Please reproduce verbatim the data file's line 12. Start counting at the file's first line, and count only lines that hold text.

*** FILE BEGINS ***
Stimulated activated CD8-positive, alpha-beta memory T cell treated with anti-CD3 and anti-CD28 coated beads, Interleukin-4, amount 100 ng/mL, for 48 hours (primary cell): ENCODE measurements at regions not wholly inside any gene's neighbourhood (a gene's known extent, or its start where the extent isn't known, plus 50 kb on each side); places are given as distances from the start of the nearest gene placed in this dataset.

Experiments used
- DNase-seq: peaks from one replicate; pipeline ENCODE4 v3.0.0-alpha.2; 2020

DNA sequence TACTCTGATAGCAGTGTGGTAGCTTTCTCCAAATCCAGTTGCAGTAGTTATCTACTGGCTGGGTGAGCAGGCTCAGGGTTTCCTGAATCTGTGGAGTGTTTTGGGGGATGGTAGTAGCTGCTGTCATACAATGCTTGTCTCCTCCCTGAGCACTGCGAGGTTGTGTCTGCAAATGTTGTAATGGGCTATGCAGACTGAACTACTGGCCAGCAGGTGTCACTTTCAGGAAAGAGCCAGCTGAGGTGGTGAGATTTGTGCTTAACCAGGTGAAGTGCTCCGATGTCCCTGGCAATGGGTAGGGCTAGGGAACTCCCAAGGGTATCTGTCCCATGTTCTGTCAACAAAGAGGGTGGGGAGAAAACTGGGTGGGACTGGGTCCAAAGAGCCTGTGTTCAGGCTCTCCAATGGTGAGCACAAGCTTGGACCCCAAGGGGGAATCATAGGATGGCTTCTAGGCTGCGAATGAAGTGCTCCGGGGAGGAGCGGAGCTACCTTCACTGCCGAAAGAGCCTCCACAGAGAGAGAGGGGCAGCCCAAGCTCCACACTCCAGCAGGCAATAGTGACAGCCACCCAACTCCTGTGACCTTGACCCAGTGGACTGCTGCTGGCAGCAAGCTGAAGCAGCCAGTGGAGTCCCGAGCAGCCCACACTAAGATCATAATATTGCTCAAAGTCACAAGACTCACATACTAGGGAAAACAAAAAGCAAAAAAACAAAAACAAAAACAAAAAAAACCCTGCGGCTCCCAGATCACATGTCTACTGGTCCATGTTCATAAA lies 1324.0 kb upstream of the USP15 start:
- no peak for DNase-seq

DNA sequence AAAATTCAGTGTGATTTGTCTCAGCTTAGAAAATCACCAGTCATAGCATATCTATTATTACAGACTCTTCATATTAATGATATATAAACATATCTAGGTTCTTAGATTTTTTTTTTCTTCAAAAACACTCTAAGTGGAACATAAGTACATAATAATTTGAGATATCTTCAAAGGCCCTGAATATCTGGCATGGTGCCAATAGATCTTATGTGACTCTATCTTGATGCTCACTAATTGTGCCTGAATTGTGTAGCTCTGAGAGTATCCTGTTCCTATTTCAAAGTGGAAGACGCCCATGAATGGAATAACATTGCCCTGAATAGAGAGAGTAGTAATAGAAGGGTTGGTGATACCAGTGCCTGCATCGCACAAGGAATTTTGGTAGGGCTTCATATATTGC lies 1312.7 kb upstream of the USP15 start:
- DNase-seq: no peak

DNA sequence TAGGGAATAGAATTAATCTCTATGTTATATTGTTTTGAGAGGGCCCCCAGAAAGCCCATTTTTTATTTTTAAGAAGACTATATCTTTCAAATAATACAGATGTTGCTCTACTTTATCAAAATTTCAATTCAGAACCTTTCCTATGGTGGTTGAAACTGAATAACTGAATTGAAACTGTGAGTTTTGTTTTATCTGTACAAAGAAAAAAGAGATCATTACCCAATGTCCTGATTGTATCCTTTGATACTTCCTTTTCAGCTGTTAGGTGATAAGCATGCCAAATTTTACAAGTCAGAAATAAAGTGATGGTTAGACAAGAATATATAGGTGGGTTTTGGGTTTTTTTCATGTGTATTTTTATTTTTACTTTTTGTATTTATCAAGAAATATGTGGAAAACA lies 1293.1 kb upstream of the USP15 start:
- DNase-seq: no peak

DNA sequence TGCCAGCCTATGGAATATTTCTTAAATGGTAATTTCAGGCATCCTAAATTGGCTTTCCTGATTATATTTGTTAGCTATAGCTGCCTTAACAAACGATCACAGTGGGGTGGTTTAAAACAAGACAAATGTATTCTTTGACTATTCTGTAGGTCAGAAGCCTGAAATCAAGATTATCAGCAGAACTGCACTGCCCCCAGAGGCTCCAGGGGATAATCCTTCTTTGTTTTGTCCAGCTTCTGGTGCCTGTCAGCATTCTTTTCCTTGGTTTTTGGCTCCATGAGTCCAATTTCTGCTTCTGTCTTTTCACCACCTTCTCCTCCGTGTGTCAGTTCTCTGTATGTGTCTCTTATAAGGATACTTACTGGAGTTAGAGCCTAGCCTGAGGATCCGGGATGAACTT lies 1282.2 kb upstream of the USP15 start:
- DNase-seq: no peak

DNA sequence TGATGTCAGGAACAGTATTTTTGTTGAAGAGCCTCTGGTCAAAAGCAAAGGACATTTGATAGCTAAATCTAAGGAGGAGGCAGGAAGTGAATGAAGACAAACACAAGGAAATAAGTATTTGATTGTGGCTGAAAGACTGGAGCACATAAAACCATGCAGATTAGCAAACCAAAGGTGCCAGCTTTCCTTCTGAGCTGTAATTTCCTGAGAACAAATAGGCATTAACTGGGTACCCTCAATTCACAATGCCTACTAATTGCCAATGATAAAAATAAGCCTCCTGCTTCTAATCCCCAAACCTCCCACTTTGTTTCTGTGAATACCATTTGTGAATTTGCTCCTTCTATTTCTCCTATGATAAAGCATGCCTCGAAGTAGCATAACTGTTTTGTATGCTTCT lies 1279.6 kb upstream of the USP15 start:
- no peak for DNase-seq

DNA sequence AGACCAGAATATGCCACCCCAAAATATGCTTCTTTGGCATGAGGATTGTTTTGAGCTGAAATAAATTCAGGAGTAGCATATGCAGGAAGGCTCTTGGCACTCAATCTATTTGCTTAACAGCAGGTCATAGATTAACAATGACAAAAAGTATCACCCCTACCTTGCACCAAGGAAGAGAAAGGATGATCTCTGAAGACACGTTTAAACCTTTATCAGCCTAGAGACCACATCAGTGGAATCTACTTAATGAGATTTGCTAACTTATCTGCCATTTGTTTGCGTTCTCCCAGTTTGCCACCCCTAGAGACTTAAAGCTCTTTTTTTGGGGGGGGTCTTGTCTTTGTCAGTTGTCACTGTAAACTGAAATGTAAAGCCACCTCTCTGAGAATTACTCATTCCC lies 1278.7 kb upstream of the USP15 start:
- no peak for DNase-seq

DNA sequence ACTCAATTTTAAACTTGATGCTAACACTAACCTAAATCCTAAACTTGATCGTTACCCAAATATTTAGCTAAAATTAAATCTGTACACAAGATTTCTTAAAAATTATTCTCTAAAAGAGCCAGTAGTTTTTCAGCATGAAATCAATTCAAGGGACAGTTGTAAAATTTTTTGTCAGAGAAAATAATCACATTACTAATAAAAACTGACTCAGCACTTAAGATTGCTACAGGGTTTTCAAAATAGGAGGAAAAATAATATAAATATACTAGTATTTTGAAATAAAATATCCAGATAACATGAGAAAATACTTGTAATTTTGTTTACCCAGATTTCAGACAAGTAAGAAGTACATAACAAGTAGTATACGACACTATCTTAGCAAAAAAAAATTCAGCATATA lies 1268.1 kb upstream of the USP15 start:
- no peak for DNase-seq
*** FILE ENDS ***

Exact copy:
DNA sequence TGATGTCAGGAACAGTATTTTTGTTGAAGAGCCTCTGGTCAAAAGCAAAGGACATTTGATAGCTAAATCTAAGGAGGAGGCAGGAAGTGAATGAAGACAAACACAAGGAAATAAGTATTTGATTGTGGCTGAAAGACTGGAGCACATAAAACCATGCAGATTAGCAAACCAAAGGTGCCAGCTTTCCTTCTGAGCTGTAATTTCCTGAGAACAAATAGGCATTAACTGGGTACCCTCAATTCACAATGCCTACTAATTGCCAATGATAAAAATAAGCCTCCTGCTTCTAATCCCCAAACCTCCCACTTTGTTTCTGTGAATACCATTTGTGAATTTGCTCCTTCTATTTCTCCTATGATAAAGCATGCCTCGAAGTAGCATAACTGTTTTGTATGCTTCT lies 1279.6 kb upstream of the USP15 start: